House approves legislation to streamline death penalty appeals

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The Alabama House of Representatives on Tuesday approved a bill that would streamline the appeals process for death row inmates.

SB187, the Fair Justice Act, streamlines the appeals process by requiring inmates to raise claims such as ineffective counsel at the same time as direct appeal claiming trial errors. It was approved by the House 74-26.

The bill’s sponsor, Alabaster-Republican Sen. Cam Ward says the bill should drop the appeals time from roughly 18 years down to nine. However, many House Democrats argue it increases the chances the state could execute an innocent person.

Attorney General Steve Marshall disagrees. He thinks the bill is the solution to the state’s inefficient appeals process.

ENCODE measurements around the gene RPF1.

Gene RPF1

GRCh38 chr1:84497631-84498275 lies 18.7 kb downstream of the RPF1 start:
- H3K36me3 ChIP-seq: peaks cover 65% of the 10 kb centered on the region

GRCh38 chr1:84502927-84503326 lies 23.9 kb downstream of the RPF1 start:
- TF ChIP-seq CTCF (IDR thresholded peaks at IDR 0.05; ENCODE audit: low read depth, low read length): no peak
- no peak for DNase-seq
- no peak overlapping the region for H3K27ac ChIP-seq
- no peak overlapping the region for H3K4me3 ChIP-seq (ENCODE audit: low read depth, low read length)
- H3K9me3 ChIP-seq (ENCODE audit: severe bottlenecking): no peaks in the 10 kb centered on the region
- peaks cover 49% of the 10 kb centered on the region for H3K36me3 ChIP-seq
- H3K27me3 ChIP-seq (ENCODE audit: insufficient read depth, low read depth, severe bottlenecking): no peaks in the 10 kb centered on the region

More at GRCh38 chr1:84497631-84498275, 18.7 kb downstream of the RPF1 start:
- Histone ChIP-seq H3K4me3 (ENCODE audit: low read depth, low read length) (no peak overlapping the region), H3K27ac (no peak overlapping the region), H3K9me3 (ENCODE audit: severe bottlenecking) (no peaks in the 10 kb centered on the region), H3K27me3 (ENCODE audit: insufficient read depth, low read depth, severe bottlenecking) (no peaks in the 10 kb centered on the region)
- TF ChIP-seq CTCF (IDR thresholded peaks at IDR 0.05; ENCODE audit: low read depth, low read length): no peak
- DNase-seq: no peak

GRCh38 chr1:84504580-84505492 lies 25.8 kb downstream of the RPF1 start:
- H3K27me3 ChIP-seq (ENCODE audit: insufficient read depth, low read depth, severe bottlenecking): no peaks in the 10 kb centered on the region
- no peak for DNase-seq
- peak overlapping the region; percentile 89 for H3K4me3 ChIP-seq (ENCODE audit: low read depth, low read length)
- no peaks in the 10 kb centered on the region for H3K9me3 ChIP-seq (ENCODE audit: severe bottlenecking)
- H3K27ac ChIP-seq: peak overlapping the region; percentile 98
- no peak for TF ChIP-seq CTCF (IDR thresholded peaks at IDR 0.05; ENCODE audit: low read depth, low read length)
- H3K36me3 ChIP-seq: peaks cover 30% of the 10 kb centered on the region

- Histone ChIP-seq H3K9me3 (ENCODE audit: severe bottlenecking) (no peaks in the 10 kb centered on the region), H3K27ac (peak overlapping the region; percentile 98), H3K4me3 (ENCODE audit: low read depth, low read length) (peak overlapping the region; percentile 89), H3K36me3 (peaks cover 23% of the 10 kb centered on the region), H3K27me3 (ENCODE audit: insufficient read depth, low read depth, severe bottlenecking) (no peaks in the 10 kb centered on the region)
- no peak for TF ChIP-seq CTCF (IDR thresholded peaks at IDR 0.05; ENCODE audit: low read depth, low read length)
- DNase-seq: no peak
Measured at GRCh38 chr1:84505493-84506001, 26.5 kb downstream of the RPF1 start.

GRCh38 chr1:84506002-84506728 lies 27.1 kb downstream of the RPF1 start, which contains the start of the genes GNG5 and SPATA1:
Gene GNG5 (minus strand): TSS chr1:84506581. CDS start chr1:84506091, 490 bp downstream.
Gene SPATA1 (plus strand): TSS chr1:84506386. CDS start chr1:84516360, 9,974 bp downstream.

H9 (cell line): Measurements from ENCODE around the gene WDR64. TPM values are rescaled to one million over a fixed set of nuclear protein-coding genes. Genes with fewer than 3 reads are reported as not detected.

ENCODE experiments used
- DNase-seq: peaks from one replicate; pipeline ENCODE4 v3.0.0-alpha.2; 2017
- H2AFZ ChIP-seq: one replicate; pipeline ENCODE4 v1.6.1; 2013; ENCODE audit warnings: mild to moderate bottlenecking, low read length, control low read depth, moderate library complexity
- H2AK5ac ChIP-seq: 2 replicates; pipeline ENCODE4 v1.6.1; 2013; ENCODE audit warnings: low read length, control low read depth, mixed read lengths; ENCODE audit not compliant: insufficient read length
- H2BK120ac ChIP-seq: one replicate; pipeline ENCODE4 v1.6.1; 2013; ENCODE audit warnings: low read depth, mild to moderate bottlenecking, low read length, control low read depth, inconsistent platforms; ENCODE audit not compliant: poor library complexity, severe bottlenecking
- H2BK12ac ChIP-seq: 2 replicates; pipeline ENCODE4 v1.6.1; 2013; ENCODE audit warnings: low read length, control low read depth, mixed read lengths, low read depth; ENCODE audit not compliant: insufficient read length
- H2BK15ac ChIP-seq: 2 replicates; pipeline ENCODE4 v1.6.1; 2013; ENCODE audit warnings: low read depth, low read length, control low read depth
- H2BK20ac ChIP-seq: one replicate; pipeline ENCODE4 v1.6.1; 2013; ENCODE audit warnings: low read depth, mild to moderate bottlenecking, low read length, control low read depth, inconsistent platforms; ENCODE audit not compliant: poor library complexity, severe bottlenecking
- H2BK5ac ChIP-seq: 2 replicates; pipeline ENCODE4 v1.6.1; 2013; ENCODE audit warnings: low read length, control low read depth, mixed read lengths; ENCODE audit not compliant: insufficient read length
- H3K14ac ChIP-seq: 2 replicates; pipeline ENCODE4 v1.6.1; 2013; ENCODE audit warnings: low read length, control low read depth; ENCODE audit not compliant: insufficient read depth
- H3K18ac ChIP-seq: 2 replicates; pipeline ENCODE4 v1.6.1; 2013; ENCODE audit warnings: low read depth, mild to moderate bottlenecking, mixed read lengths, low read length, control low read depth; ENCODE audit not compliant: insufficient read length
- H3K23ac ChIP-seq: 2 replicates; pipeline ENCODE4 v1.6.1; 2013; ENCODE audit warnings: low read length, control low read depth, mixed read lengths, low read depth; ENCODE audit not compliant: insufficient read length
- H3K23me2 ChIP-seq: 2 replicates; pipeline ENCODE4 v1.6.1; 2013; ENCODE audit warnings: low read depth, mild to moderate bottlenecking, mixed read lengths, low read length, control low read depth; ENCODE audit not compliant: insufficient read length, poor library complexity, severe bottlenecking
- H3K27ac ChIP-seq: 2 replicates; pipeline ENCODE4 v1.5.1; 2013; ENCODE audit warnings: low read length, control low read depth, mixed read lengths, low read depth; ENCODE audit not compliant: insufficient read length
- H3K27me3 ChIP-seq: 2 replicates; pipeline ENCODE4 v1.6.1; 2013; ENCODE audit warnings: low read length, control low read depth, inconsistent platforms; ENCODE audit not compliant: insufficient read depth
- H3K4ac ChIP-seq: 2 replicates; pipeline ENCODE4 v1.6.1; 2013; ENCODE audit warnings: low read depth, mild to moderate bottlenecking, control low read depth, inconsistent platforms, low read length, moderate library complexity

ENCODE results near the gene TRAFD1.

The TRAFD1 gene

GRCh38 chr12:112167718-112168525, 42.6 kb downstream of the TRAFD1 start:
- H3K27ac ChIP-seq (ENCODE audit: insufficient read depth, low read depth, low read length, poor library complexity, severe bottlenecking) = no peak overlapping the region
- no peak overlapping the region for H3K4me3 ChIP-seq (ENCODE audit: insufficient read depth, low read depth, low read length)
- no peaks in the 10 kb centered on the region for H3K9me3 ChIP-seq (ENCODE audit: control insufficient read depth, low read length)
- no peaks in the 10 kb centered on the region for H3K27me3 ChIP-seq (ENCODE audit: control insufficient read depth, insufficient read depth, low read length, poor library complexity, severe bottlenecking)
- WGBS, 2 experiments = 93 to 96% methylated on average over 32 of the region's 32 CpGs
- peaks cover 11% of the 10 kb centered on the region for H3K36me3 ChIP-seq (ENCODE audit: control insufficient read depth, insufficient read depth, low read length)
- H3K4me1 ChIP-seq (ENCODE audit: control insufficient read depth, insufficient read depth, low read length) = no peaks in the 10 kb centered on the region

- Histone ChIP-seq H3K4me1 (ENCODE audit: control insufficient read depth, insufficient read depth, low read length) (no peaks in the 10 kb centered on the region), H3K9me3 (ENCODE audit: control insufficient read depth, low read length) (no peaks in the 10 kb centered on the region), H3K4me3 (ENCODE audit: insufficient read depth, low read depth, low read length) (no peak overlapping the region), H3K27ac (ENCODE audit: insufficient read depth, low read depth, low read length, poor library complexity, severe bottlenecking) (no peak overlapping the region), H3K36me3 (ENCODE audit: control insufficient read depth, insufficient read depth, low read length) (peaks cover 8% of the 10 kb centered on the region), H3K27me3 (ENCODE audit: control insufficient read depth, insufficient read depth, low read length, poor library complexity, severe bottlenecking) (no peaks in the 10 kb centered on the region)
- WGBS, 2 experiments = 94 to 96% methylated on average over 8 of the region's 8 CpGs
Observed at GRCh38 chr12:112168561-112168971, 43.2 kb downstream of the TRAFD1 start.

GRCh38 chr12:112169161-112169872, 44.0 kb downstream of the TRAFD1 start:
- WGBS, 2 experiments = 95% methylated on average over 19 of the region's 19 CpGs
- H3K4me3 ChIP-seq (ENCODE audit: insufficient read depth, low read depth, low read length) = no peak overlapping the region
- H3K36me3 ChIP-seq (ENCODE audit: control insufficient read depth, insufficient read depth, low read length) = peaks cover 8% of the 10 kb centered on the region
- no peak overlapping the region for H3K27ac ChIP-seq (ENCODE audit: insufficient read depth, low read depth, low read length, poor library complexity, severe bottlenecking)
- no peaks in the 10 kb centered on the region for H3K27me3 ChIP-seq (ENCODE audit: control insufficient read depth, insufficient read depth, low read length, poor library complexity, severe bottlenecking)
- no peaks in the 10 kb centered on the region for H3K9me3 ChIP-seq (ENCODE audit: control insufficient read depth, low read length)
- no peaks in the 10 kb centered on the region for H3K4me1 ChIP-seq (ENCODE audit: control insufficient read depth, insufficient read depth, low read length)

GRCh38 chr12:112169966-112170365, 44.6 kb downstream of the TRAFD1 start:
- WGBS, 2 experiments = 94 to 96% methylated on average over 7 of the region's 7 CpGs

“There is no doubt that Alabama’s system for reviewing capital cases is inefficient and in need of repair,” said Marshall. “The average death row inmate appeal time is over 15 years and rising. Each year that these appeals drag on, the general public is further removed from and even desensitized to the horrendous crimes that led to the sentences of every individual on death row. But, for the families of victims, the pain is not numbed with the passing of years. The endless appeals process reopens their wounds again and again.”

Marshall continued, “This legislation is about justice, and justice should be fair and swift.  The Fair Justice Act takes nothing away from a death row inmate in terms of the courts reviewing his case, but streamlines the appellate process so that the direct appeal and the state post-conviction stage occur simultaneously.”

The Fair Justice Act passed the Alabama Senate on April 18. It will return to the Senate for concurrence or conference committee.

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